F-11F Tiger – Lindberg 1/48
Greetings fellow modelers!
This time I brought to you a rare jet from Lindberg: the F-11F Tiger.
It's a comission, but I found it to be really interesting. I've never built anything from Lindberg, and the only thing I knew from this brand was that it was like a toy. Anyway, I accepted the order and started it.
I was surprised to see that it included a more or less detailed jet engine, and a hatch you can open in the right side so you can see it. Unfortunately, after all the paint job on the engine, very little of it can be seen through the hatch. Next step was the cockpiut. Really simple, not too much to say about it, except for the pilot. It was horrendous, and in the moment I saw it, it shouted at me: "please end my suffering". It was almost faceless, with not much deatil of the flying suit. Did my best with it.
Once the cockpit was finished, it was time to put together the fuselage and the wings. The horizontal plane was movable, the same as the wing flaps and the rudder (Now you can see why is this like a toy).
One thing about the model is that it has positive panelling and positive riveting, so unless you are really careful, you can end by erasing some of them when sanding.
It was decided to paint it as the usual US Navy color scheme, but I decided not to follow the instructions, and relied in one I saw in google in a museum. The colors were from Vallejo, and they were sky grey and white. Not really difficult to paint as you can see.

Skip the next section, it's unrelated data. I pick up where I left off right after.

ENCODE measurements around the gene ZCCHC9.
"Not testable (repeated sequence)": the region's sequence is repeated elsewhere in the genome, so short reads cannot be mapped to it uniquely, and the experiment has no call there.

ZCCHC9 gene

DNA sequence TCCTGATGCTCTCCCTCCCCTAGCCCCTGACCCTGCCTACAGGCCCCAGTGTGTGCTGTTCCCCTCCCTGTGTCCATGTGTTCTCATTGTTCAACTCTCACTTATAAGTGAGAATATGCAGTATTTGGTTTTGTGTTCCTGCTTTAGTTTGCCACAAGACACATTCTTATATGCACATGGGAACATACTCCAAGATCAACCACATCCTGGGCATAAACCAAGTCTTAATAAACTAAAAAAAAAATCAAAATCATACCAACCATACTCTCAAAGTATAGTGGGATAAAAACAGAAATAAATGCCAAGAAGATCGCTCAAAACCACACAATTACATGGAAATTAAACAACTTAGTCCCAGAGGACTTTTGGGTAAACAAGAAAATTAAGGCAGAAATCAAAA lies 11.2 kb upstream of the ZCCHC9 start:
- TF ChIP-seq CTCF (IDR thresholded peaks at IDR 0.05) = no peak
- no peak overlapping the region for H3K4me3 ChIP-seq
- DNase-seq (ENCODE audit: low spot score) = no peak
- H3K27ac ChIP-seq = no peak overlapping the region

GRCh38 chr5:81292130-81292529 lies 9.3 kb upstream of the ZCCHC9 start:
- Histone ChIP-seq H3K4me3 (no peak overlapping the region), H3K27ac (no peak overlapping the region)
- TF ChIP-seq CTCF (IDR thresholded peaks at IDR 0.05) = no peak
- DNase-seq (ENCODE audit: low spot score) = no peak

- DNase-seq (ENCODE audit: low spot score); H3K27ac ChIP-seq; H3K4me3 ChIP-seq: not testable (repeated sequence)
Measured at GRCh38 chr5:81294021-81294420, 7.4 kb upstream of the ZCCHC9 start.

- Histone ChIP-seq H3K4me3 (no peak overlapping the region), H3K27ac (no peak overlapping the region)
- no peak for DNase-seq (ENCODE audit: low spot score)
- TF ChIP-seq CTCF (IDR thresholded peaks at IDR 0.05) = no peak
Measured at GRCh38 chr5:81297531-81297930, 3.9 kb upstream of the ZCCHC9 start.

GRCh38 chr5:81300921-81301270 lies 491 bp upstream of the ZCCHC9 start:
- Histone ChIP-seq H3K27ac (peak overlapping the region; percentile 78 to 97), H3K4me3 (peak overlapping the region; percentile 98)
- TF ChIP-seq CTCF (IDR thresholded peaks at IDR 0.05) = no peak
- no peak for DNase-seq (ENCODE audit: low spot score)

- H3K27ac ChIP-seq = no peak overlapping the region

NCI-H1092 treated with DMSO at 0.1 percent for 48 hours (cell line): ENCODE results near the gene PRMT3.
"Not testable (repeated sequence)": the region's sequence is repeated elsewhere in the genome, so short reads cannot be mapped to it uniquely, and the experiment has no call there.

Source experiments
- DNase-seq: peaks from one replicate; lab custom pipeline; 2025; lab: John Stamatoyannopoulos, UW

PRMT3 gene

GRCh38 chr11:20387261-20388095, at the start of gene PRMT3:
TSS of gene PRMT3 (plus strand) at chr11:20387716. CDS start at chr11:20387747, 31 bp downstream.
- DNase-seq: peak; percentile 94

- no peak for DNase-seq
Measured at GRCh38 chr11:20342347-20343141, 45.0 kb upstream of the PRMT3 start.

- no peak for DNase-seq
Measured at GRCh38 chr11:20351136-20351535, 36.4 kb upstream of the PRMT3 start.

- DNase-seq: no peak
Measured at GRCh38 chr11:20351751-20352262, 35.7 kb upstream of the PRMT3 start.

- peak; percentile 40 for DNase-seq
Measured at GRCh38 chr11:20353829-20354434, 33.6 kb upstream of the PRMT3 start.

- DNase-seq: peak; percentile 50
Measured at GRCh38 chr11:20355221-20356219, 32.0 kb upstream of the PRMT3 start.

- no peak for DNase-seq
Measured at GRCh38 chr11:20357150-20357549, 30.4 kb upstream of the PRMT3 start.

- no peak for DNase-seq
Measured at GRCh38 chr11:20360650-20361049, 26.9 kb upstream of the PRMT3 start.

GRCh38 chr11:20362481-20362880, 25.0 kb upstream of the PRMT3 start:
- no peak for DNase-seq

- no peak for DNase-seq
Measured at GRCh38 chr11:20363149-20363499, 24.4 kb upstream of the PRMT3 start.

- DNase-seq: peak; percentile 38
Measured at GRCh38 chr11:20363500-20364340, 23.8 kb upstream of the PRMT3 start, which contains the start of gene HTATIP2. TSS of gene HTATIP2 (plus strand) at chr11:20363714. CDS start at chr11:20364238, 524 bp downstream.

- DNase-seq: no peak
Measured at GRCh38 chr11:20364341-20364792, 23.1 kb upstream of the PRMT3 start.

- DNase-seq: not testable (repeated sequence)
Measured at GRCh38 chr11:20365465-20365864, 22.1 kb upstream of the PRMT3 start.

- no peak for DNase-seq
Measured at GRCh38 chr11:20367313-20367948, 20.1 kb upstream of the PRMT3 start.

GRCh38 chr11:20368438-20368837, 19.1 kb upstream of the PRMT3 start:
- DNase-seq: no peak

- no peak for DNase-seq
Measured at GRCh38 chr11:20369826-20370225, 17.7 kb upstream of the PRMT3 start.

Once varnished with future, it was decal time. I was really surprised to see the decals in a good condition, and they were really thin and adapted nicely to the riveted surfaces (of course, with some microset help).
Applied varnish again to seal it, and here comes what I call "the positive panelling magic".
First, with black oil not very diluted with thinner, painted every line of the panels. Let it dry for a day, and retired it with a soft tissue to enlight the lines. Then again, with black oil but this time more diluted, painted all the rivet lines. Let it dry again for a day, and retired it with a tissue paper, really careful not to erase the panel job. If you do it right, you can achieve a really nice effect.
In conclussion, it was a very simple model which needed not a lot of work at the building stage, but it's with the paint an weathering stages when it needs a lot of work. I guess it depends on you: if you want a curious model it's a nice one and worth the time and effort. If you a new to this hobby, it's a good one to start since it does not demand a lot work on it.
Hope you like it!